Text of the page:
If you’re ever thrown off and become confused over what to do next, simply look at your calendar, find the appropriate time block, and get back to work. Consequently, you’re not wasting time or energy deciding on what you should be working on next.
But time blocking doesn’t mean you must forgo necessary but time-sapping tasks, like email and administrative functions. The secret is to simply batch those tasks and schedule them as a block on your calendar.
Over time, you’ll gain greater levels of productivity by not jumping between tasks and allowing the mind to focus on one type of project.
Is time blocking right for you?
If anything in the list below sounds familiar, time blocking may be a good way to take back control of your schedule:
- Your work life is so busy that you can’t find time to focus on big-picture items like strategy and long-term direction.
- You're ruled by meetings and can’t focus on what really matters.
- You feel like a victim to your inbox and are constantly answering email requests throughout your day.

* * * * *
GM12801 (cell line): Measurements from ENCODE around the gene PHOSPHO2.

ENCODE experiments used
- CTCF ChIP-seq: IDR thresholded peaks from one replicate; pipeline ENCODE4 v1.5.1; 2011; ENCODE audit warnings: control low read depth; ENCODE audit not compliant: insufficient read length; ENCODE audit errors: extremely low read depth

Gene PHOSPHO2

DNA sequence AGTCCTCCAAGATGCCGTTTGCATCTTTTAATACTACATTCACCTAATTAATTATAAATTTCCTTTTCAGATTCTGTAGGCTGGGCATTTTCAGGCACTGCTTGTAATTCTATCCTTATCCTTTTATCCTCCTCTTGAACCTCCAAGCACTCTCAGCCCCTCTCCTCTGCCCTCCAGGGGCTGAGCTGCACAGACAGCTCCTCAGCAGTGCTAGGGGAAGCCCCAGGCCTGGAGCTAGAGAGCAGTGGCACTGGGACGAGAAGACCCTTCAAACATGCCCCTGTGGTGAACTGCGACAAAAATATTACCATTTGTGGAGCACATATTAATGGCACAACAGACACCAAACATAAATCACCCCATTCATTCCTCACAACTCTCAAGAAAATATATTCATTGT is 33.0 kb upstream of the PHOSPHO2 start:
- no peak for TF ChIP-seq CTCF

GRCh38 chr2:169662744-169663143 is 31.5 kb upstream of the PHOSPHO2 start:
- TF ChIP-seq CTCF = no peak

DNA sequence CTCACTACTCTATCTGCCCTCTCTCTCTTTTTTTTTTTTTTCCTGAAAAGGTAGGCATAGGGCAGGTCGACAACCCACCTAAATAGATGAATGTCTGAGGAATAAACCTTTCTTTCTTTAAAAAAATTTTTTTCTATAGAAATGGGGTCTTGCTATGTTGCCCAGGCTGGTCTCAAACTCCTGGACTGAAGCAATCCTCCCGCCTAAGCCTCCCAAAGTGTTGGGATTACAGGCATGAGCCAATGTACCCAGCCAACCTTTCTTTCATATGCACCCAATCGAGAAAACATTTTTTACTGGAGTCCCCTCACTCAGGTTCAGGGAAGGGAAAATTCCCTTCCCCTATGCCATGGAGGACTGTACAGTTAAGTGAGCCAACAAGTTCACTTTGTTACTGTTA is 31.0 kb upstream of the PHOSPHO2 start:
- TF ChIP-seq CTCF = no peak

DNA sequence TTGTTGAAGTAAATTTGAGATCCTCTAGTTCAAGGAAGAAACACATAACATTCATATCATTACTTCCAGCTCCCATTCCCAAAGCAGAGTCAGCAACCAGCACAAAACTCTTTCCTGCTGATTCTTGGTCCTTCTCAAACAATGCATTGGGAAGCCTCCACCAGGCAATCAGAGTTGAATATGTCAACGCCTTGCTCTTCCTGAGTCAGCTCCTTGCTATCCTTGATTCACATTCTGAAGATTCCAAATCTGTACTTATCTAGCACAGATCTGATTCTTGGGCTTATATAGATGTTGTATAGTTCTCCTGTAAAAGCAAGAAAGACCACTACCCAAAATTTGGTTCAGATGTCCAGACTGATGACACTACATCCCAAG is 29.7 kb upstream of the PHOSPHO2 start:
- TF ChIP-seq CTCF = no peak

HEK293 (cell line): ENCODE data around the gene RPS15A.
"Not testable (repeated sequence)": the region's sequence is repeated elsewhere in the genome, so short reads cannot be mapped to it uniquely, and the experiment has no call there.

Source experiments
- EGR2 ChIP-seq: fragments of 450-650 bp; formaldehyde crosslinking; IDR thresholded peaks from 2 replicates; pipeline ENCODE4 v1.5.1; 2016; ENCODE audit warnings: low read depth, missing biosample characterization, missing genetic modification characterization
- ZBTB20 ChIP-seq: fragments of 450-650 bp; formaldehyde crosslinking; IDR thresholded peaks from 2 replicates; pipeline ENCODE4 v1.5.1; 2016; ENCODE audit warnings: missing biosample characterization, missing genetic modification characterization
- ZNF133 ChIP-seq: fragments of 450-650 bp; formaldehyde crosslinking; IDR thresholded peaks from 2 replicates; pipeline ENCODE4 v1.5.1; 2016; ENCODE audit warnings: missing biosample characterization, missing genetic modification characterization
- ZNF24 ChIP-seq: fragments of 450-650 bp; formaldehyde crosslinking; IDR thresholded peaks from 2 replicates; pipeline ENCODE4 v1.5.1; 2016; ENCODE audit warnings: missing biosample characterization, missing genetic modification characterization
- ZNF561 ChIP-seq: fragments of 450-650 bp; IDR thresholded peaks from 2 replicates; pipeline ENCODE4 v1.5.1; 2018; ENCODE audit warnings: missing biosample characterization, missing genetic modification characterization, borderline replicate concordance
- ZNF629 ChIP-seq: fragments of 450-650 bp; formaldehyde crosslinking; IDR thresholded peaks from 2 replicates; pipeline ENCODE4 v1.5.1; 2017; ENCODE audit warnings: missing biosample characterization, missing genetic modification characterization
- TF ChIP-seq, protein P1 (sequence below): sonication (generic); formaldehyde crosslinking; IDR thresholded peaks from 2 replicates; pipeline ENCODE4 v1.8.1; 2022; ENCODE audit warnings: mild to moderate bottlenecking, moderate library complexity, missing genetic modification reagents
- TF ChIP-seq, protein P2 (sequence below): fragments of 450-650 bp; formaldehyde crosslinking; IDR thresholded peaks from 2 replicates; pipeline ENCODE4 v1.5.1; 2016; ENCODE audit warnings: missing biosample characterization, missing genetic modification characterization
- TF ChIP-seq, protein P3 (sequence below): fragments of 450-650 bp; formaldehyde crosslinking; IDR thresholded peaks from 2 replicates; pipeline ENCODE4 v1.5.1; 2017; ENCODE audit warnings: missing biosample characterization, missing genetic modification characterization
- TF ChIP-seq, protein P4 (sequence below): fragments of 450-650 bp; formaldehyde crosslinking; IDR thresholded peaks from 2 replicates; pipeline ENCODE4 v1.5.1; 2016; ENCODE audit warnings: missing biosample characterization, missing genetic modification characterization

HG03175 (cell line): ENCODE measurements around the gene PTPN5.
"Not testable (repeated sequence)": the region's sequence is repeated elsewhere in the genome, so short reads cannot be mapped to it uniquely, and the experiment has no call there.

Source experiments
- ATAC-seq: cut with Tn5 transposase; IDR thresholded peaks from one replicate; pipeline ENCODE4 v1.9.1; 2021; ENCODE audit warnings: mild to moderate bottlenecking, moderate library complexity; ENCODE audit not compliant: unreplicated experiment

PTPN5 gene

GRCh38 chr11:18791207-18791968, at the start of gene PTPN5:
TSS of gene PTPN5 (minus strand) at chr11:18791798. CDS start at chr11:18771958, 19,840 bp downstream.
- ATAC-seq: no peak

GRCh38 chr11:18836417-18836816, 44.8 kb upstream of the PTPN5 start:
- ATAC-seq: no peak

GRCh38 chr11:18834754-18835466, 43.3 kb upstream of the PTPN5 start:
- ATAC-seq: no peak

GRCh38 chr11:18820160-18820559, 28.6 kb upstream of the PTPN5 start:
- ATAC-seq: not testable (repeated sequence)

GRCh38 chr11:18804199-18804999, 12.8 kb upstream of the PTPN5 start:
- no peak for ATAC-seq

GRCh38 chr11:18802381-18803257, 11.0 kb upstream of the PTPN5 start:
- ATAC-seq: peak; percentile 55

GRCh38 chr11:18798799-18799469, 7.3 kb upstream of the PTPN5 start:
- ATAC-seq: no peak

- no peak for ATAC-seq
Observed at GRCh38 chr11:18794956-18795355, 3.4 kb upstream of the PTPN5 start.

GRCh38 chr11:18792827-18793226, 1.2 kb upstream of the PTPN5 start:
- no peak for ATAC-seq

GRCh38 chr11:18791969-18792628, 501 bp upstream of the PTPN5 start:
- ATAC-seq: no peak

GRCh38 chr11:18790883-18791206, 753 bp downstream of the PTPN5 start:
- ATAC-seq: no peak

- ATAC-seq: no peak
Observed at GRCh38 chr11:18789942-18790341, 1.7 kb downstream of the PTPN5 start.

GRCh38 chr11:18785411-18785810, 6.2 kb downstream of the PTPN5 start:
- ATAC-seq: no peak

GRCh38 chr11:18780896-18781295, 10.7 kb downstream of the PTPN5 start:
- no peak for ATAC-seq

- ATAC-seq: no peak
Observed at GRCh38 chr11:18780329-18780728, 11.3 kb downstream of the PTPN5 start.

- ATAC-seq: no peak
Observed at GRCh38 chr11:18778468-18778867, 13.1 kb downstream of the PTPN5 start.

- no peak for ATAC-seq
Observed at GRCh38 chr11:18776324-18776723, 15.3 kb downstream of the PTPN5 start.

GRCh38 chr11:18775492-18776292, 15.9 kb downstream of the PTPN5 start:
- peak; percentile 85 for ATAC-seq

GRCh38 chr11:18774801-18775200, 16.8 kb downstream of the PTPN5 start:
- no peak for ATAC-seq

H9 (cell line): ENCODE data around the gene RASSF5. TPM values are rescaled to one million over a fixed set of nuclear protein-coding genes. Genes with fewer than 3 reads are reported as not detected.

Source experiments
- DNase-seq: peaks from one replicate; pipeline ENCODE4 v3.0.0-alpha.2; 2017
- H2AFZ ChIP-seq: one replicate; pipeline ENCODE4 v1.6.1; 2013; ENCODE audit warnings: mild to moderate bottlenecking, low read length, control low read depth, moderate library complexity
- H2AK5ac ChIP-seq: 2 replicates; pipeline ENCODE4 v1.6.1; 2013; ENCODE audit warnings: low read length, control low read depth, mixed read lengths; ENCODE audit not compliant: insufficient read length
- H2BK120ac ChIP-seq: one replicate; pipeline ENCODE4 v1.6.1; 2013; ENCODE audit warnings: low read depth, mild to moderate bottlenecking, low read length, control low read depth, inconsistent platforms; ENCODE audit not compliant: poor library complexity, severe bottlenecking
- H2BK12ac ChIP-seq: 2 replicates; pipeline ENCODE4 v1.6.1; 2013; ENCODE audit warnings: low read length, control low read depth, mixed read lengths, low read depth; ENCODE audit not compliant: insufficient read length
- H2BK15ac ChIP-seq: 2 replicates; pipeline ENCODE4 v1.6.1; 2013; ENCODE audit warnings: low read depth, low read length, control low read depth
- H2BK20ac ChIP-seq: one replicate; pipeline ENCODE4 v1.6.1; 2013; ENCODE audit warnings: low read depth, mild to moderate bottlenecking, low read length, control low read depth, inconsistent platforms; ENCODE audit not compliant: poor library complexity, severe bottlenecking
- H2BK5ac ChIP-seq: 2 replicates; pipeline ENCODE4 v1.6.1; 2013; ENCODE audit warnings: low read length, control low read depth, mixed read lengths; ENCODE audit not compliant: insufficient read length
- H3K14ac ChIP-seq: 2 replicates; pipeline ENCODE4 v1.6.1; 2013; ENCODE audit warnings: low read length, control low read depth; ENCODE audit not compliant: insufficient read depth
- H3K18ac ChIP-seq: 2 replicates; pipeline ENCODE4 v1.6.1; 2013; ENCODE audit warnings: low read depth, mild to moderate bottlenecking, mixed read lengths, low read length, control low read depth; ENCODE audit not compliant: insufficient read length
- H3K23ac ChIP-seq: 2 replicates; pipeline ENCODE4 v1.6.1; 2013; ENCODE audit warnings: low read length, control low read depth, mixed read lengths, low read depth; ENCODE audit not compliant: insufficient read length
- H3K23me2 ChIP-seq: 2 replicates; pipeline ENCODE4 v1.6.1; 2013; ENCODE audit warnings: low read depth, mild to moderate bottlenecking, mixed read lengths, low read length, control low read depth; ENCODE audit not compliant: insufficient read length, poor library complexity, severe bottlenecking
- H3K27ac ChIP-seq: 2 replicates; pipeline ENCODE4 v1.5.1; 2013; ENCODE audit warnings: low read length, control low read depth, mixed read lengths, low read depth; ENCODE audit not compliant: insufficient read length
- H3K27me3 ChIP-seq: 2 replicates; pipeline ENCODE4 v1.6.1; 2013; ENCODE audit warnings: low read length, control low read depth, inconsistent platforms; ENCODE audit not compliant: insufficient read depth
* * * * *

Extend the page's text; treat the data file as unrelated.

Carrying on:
- You have trouble breaking down and planning out larger tasks.
- Your job requires you to juggle a lot of different responsibilities, tasks, and projects.
- You’re struggling with work-life balance and fitting in time for fun.
- You want to try a new style of working to boost your productivity.
- You want to achieve more of your goals.
- You’re looking to do more deep work (Focusing on one task for an extended period of time instead of shallow work where you’re constantly switching tasks).
Once you’ve gone down the road of time blocking, some longer-term benefits will emerge.
Tasks will be completed faster with more attention to detail since you’re able to focus completely on the job at hand. Instead of dispersing your energy across multiple tasks, you can dive deeply into the important task in front of you.